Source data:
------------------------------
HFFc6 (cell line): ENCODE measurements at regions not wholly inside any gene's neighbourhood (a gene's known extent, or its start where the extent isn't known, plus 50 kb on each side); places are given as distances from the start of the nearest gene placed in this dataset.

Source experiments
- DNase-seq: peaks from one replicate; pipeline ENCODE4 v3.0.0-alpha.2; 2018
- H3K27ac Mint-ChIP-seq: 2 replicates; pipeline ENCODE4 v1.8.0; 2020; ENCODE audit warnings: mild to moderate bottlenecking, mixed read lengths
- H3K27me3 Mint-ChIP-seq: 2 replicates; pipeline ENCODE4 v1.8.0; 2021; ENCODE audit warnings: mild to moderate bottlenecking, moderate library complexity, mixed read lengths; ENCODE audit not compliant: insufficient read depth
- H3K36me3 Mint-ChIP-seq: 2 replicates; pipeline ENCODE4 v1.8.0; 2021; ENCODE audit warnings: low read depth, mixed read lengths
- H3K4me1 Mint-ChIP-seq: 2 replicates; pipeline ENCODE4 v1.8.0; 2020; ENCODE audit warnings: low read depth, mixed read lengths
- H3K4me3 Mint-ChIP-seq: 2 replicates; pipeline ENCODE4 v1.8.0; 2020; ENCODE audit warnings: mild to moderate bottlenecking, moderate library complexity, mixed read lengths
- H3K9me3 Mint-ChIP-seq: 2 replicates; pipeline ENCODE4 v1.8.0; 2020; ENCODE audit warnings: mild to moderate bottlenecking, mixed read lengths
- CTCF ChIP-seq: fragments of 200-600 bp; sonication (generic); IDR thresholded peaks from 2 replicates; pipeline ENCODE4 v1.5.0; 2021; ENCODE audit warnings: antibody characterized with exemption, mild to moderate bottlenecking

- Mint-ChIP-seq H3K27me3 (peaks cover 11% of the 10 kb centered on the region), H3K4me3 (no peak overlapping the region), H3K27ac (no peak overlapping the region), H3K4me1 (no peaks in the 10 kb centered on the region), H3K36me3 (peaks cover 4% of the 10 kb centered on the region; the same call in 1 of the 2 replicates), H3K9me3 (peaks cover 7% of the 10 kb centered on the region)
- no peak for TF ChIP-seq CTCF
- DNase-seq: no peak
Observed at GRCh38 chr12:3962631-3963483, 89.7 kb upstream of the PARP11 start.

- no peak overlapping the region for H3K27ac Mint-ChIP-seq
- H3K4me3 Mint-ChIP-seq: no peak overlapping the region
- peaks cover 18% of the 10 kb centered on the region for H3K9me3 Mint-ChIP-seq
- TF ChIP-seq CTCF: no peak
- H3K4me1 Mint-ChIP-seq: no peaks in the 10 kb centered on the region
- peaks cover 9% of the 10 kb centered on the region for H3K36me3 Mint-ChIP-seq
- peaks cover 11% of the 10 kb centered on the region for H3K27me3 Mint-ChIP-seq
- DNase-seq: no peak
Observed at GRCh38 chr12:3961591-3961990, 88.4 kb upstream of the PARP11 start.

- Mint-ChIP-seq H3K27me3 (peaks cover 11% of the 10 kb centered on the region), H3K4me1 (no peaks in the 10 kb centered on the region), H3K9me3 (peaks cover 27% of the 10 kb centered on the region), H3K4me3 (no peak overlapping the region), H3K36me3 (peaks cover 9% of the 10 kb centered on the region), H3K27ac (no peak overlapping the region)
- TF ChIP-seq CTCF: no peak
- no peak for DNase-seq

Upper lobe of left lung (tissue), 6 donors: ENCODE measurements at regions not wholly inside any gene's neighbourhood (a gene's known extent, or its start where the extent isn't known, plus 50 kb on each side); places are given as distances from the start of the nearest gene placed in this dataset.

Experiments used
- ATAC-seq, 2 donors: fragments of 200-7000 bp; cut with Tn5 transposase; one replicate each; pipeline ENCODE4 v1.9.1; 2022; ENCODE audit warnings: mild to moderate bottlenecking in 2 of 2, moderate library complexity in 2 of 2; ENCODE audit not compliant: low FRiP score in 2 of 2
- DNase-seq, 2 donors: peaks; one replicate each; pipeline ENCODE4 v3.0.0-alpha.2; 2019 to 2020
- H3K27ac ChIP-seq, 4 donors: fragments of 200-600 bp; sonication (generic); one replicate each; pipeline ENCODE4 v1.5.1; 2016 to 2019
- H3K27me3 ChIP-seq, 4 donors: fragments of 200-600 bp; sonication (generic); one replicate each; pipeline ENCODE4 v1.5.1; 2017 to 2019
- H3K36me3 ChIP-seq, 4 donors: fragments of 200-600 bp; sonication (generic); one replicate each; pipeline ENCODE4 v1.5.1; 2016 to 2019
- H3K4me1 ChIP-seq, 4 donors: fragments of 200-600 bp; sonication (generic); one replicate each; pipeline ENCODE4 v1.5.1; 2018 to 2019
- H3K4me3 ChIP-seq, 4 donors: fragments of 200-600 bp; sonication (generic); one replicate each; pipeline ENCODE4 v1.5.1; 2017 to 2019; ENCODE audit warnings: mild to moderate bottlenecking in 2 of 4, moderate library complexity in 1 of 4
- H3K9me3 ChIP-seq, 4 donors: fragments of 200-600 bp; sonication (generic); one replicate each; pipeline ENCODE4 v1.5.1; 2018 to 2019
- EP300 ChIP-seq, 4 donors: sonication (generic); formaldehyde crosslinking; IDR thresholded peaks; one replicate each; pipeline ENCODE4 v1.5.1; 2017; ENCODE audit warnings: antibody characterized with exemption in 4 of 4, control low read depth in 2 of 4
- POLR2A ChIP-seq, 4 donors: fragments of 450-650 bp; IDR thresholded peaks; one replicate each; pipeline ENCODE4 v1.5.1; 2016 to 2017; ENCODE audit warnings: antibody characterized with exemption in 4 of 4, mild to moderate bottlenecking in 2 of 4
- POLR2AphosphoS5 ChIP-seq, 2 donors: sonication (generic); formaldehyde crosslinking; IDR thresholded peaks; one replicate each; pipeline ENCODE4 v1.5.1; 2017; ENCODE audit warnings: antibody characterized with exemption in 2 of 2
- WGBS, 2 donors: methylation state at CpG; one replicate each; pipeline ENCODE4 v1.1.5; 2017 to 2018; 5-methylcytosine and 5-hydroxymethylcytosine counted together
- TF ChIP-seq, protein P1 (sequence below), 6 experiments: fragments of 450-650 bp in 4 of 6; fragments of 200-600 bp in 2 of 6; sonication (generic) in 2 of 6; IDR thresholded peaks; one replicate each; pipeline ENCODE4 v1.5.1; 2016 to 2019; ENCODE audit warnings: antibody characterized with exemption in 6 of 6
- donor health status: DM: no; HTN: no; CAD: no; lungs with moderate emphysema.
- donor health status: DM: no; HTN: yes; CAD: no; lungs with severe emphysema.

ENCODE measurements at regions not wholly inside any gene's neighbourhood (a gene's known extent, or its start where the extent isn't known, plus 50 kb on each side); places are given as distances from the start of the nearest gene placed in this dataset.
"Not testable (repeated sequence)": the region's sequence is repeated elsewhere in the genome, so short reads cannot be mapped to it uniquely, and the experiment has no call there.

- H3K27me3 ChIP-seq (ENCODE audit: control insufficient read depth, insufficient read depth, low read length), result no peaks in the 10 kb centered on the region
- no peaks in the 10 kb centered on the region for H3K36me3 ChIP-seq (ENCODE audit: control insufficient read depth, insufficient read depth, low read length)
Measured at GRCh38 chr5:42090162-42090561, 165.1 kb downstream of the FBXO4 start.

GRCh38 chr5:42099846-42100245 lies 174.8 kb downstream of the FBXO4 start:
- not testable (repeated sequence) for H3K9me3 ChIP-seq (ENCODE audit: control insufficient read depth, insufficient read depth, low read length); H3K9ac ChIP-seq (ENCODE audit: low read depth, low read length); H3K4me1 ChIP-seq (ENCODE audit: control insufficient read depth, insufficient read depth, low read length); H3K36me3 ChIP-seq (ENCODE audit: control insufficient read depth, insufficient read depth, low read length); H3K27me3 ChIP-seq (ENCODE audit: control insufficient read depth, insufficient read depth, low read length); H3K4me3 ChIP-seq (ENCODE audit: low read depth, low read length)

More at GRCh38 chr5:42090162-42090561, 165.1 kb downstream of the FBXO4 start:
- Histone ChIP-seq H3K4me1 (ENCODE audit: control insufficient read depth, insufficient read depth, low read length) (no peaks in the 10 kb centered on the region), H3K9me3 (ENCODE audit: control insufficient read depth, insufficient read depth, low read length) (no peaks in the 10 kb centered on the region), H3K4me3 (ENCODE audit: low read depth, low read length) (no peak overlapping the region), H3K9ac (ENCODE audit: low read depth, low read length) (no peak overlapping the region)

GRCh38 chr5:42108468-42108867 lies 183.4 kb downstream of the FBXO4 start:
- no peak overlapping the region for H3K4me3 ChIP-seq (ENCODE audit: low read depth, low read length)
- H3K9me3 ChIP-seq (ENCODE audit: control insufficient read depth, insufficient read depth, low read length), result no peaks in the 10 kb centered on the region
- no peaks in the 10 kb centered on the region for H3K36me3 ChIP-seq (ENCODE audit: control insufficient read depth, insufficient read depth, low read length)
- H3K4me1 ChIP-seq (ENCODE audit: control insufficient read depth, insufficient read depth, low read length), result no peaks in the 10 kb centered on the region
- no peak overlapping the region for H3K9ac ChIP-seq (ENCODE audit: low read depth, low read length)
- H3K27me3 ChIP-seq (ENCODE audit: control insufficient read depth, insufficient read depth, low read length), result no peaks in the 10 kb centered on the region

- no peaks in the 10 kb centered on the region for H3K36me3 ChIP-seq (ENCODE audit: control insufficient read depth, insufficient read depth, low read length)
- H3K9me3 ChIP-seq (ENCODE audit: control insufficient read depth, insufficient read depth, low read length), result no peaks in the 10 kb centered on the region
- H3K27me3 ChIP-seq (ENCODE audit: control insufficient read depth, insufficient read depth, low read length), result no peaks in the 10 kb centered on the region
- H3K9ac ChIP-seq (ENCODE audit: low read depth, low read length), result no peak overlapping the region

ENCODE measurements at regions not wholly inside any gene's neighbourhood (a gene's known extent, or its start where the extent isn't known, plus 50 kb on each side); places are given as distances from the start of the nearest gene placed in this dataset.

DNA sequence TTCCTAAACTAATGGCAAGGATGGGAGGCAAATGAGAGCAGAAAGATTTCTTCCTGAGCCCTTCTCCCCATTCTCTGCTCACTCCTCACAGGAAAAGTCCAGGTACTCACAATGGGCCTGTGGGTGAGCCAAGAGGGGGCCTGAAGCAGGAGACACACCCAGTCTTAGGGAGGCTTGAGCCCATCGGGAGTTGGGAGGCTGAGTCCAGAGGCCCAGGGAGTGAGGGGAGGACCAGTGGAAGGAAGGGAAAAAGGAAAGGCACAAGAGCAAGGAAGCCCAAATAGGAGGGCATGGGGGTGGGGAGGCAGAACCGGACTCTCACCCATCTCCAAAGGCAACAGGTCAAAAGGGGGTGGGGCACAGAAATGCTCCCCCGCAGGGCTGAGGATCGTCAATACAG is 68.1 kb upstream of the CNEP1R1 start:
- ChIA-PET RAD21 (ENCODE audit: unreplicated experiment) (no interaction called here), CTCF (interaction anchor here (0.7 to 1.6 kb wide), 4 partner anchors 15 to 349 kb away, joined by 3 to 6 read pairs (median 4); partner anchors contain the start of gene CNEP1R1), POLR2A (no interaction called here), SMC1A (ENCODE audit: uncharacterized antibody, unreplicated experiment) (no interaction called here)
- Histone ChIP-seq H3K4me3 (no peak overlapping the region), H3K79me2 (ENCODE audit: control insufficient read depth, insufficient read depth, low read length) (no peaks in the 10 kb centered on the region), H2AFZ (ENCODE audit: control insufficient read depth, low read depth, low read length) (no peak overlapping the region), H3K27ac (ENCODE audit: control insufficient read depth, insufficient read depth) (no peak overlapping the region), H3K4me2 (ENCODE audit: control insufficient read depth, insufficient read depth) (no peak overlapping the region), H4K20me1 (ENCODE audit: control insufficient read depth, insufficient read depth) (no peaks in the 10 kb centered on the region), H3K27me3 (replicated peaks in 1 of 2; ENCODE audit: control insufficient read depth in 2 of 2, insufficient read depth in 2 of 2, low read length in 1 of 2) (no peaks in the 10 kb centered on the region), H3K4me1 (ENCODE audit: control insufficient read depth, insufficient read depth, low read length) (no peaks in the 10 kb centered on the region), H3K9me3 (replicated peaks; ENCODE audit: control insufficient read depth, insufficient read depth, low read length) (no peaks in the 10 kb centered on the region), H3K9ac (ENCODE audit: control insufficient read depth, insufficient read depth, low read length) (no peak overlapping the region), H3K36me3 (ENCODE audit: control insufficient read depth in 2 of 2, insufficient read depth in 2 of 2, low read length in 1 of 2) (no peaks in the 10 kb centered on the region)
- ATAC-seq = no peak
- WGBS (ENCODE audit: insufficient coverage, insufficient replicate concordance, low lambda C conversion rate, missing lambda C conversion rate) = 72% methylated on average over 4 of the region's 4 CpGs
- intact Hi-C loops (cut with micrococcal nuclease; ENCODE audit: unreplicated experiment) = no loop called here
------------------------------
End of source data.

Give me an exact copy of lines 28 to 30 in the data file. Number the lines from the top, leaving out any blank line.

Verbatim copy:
Experiments used
- ATAC-seq, 2 donors: fragments of 200-7000 bp; cut with Tn5 transposase; one replicate each; pipeline ENCODE4 v1.9.1; 2022; ENCODE audit warnings: mild to moderate bottlenecking in 2 of 2, moderate library complexity in 2 of 2; ENCODE audit not compliant: low FRiP score in 2 of 2
- DNase-seq, 2 donors: peaks; one replicate each; pipeline ENCODE4 v3.0.0-alpha.2; 2019 to 2020